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Alias Grace

by Margaret Atwood

Other authors: Inger Gjelsvik (Translator)

Other authors: See the other authors section.

MembersReviewsPopularityAverage ratingConversations / Mentions
10,157219499 (3.94)4 / 983
It is 1843, and Grace Marks has been convicted for her involvement in the vicious murders of her employer Thomas Kinnear and Nancy Montgomery, his housekeeper and mistress. Some believe Grace is innocent; others think her evil or insane. Now serving a life sentence, Grace claims to have no memory of the murders. Dr. Simon Jordan, an up-and-coming expert in the burgeoning field of mental illness, is engaged by a group of reformers and spiritualists who seek a pardon for Grace. He listens to her story while bringing her closer and closer to the day she cannot remember. What will he find in attempting to unlock her memories? Is Grace a female fiend? A bloodthirsty femme fatale? Or is she the victim of circumstances?… (more)
  1. 102
    Slammerkin by Emma Donoghue (ainsleytewce, BookshelfMonstrosity)
    BookshelfMonstrosity: Based on sensational true crimes of yesteryear, these character-driven historical novels focus on young women whose attempts to escape lives of poverty and abuse lead to violence. Both disturbing, suspenseful books present nuanced psychological portraits of their protagonists.… (more)
  2. 91
    The Crimson Petal and the White by Michel Faber (girlunderglass)
    girlunderglass: Both books share the impressive power of beautifully and believably conveying a particular place and time - they make the reader not only understand and love the peculiarities of a particular era, but also temporarily feel part of it.
  3. 51
    Oscar and Lucinda by Peter Carey (wonderlake)
  4. 30
    His Bloody Project: Documents Relating to the Case of Roderick Macrae by Graeme Macrae Burnet (cbl_tn)
    cbl_tn: Both are Booker shortlisted novels that tell the story of a historical crime. Atwood's is based on a real crime.
  5. 30
    Burial Rites by Hannah Kent (BookshelfMonstrosity)
    BookshelfMonstrosity: The Polished Hoe portrays conditions in 20th-century Jamaica, while Burial Rites focuses on 19th-century Iceland, but these exquisitely detailed literary historical novels explore the lives of unusually intelligent women whose treatment by their masters has resulted in terrible crimes.… (more)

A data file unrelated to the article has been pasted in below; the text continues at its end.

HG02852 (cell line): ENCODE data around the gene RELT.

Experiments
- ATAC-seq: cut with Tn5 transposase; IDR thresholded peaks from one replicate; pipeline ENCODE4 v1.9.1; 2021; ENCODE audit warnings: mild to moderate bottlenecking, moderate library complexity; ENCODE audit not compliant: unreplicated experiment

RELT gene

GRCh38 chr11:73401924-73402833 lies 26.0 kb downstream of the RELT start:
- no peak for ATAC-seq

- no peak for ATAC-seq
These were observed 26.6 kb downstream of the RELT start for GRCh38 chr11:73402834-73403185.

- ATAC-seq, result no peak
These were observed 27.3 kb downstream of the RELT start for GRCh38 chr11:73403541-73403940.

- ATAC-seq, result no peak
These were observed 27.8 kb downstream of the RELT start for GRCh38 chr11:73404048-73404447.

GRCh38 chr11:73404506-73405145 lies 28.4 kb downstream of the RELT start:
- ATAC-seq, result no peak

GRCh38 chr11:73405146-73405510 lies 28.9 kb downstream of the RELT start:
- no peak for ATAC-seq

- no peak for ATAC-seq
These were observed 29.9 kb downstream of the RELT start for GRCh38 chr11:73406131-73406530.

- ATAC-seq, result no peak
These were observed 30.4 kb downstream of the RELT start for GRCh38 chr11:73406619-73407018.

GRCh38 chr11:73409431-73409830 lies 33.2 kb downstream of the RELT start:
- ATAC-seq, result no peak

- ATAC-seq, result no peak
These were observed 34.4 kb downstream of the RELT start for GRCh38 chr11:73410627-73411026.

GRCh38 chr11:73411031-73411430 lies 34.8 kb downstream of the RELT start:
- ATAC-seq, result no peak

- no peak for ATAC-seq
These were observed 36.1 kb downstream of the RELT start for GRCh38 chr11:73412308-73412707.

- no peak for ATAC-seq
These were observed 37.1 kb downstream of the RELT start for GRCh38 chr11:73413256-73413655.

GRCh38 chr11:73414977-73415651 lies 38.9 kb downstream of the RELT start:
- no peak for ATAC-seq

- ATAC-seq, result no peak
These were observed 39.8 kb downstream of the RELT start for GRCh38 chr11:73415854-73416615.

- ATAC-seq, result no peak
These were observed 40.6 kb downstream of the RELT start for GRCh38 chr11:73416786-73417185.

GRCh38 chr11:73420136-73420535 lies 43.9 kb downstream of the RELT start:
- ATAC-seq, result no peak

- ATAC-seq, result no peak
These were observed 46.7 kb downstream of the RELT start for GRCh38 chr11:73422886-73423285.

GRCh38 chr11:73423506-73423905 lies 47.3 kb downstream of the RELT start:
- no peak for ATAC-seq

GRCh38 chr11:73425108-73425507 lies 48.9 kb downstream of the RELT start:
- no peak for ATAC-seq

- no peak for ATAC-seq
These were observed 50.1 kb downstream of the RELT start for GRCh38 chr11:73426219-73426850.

6. 30
    The Ballad of Frankie Silver by Sharyn McCrumb (rbtanger)
    rbtanger: Both are historicals about female murderers. And both are equally haunting and mysterious with a good pull at the beginning and a good twist to the end.
  7. 30
    Gillespie and I by Jane Harris (souloftherose)
    souloftherose: It's difficult to explain this recommendation without revealing spoilers for either novel. Both are set in the 19th century, feature strong female narrators and concern a crime - and that's all I can say!
  8. 20
    The Unseeing by Anna Mazzola (JoEnglish)
  9. 42
    Possession: A Romance by A. S. Byatt (KayCliff)
  10. 10
    The Bone Garden by Tess Gerritsen (rbtanger)
    rbtanger: The Bone Garden is set a decade earlier than alias Grace, but the atmosphere and feel of the story are very similar.
  11. 11
    A Spell of Winter by Helen Dunmore (1Owlette)
    1Owlette: Although set at different times and in different countries, both works explore similar themes of isolation, marginalization, and the effect of social pressures upon women's mental states, in haunting, beautiful prose.
  12. 11
    Affinity by Sarah Waters (starbox, souloftherose)
  13. 11
    In a Dark Wood Wandering by Hella S. Haasse (AliceWonders)
  14. 14
    The French Lieutenant's Woman by John Fowles (Nickelini)
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English (206)  French (3)  Dutch (2)  Swedish (2)  Italian (1)  German (1)  Catalan (1)  Finnish (1)  Hungarian (1)  All languages (218)
Showing 1-5 of 206 (next | show all)
Alias Grace has been the bright spot of my reading the last couple of months. I found I spent the entire novel trying to figure out: Is she guilty or not guilty? If she is guilty, what is she guilty of?